Platformic CMS
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Reuse content in various formats.
Content Management Systems (CMS) are chiefly concerned with the publication of web content by a large number of contributors without requiring technical knowledge of HTML code. Access to content is controlled by assigning users permissions and roles. This allows you to set up workflows that include an approval process prior to publishing live on the site.

The cornerstone of Platformic's CMS is the concept of a content feed. The data is stored separately from the presentation mark up and code and is reusable in various formats across the site or a network of sites. For an example, a story can appear on the home page as a headline link, as the full story on a landing page, and a teaser in a mobile layout. The content assumes the look and feel of the page layout that includes it. Revisions can be made in one place and all instances are automatically updated because the content is loaded on demand from the latest version.

Platformic provides a growing list of over 30 tool modules to present your website content. To see details about each one, click on a link below. (Not all tools are listed. Additional tools are available for networked sites or third party integrations. Please contact Sales for more information.)
Below are just a few of our clients sites, built using the power of Platformic. Please click the thumbnails below for full size photos.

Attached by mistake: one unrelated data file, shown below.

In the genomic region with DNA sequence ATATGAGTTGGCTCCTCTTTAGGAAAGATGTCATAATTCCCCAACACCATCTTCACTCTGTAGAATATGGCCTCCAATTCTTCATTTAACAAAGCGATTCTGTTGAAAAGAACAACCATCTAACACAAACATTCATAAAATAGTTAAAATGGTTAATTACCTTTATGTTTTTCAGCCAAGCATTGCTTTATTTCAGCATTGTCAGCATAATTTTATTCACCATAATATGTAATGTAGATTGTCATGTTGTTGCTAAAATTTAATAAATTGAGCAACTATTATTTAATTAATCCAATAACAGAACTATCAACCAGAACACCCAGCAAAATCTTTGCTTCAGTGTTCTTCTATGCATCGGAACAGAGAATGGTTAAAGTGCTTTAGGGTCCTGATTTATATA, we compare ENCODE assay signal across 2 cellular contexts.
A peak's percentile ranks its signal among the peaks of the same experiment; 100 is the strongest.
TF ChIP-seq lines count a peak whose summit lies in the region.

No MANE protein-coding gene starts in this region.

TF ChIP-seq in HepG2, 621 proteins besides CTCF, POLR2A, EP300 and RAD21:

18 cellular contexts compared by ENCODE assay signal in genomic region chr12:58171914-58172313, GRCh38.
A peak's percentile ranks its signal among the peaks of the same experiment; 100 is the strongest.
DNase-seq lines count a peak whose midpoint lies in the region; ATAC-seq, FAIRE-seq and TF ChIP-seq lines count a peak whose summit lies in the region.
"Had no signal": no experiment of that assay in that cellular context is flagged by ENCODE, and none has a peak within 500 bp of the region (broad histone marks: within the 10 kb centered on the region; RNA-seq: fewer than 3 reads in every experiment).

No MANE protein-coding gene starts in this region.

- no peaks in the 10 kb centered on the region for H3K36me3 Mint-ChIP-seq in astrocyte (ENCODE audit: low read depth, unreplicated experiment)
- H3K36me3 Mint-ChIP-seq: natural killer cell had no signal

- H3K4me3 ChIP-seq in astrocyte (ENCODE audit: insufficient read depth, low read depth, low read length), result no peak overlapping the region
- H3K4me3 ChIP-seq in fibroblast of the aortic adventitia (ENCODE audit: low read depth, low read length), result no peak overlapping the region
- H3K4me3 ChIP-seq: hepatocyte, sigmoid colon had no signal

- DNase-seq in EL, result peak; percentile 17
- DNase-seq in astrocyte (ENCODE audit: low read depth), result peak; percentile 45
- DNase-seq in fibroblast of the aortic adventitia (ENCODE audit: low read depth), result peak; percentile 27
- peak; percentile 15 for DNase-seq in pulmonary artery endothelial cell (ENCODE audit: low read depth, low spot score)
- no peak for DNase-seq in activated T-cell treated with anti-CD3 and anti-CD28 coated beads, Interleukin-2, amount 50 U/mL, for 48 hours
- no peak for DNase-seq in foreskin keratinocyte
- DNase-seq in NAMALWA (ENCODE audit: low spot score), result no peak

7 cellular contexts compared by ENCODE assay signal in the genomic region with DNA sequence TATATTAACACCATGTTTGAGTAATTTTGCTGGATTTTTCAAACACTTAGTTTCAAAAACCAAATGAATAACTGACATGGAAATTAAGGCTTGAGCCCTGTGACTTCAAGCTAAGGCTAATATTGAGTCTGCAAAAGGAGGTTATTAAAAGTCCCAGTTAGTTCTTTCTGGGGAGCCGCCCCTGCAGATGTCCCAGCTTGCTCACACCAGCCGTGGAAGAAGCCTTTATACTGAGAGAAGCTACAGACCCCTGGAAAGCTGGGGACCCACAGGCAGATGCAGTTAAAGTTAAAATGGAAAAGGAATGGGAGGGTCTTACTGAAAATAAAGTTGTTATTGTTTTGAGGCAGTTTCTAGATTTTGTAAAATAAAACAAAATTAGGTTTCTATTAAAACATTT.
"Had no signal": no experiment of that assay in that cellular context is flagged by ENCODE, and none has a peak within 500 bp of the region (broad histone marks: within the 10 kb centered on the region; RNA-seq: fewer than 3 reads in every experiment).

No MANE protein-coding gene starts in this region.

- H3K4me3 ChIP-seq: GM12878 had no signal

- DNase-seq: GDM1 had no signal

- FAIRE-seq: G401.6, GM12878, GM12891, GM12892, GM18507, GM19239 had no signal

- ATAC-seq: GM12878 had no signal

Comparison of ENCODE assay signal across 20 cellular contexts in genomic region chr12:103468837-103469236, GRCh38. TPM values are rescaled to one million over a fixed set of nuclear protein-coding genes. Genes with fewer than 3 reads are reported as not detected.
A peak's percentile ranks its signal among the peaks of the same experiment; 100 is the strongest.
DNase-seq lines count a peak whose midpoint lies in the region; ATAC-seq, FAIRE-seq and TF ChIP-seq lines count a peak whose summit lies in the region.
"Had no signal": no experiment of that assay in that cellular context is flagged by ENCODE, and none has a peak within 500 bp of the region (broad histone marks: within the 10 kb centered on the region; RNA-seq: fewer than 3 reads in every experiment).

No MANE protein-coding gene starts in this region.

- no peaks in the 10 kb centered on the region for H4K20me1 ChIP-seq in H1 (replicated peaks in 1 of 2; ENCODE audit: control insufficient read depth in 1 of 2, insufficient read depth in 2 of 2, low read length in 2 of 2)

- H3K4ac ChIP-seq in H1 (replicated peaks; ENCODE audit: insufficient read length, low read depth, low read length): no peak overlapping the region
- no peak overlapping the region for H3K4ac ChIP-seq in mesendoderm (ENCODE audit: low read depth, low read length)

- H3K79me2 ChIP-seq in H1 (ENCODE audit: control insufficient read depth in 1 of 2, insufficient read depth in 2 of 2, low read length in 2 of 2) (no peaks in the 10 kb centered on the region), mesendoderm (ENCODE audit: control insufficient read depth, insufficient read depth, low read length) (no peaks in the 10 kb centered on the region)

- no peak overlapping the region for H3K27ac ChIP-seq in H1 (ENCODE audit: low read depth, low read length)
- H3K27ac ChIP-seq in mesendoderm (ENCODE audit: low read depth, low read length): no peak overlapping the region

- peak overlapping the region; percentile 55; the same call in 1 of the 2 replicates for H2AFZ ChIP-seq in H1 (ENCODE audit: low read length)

Here at the Platformic blog it's a pretty loose forum. While I don't really think that anyone is going to post a blog about their cats (well, maybe Eric might ...) we post about a range of stuff that might be of interest to a client of a CMS or someone looking to work on websites and although Platformic does not provide graphic design services we do work with a host of people who might be interested in graphics and for certain who at some times might use Photoshop so I wanted to share something that I learned today which blew me away (and I have been using Photoshop for 15 years now!)
Google recently announced that it has acquired a social RSS service called Postrank which is a huge indication of their commitment to their social strategy. It doesn't take a genius to figure out that this move is an indicator that social media and services continue to have a very big impact on the web as we know it today. The future will surely continue down the social road.

So what does Postrank do anyway? Here's a quote straight form their web site on the subject:

"Our platform tracks where and how users engage, and what they pay attention to — in real-time. PostRank social engagement data measures actual user activity, the most accurate indicator of the relevance and influence of a site, story, or author."
As sure as the sun will rise in the morning, your site users are going to end up hitting a 404 error page at some point or another. But what you provide them when they hit that pages can actually tell a lot about your site, and can help turn your what is technically a fail for the user into a win, if done properly.

By definition (remember when definition was pulled from encyclopedia rather than wikipedia? I guess I am dating myself somewhat here), a 404 page is:

"The 404 or Not Found error message is a HTTP standard response code indicating that the client was able to communicate with the server, but the server could not find what was requested. 404 errors should not be confused with "server not found" or similar errors, in which a connection to the destination server could not be made at all. A 404 error indicates that the requested resource may be available again in the future."